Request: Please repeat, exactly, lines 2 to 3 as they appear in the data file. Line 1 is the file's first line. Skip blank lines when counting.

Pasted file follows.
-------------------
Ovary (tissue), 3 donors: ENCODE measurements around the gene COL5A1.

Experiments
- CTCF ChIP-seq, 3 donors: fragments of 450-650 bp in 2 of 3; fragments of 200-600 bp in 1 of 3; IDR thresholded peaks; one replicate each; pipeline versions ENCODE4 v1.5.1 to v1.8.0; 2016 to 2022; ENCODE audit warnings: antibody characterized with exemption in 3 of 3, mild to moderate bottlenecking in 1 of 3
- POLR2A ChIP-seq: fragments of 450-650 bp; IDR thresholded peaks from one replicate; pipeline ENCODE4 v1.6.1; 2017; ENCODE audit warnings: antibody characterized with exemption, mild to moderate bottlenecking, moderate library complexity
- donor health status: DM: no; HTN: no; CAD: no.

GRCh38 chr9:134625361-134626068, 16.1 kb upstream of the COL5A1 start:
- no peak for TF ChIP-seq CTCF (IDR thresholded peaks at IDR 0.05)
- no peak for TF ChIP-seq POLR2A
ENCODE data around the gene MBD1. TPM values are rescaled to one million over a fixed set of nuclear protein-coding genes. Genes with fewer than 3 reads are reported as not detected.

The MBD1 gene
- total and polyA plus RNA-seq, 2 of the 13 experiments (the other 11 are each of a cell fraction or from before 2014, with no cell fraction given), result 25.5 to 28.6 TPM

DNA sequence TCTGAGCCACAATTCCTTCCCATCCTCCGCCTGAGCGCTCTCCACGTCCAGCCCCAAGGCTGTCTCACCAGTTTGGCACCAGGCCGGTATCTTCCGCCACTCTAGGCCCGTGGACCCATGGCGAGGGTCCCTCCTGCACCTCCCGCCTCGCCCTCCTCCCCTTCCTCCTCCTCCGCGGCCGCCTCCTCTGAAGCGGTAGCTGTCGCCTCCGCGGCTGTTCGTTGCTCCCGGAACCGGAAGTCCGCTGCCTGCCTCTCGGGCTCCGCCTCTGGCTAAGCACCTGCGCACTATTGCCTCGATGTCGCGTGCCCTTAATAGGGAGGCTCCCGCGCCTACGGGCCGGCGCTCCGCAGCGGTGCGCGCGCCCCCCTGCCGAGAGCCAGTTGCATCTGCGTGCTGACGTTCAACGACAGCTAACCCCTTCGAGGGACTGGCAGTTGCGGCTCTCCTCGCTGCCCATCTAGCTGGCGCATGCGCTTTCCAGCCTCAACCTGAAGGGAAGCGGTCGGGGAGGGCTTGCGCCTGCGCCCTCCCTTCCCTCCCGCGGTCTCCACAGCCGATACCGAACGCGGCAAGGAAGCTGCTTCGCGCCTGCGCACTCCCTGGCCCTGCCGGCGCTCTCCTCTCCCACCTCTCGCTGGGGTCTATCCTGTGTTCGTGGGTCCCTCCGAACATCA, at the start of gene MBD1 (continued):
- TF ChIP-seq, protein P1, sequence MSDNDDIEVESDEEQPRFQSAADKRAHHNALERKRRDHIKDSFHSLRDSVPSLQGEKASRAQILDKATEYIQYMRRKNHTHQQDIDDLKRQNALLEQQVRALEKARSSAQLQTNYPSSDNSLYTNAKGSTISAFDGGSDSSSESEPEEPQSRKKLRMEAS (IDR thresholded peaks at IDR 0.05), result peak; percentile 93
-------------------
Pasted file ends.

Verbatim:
Experiments
- CTCF ChIP-seq, 3 donors: fragments of 450-650 bp in 2 of 3; fragments of 200-600 bp in 1 of 3; IDR thresholded peaks; one replicate each; pipeline versions ENCODE4 v1.5.1 to v1.8.0; 2016 to 2022; ENCODE audit warnings: antibody characterized with exemption in 3 of 3, mild to moderate bottlenecking in 1 of 3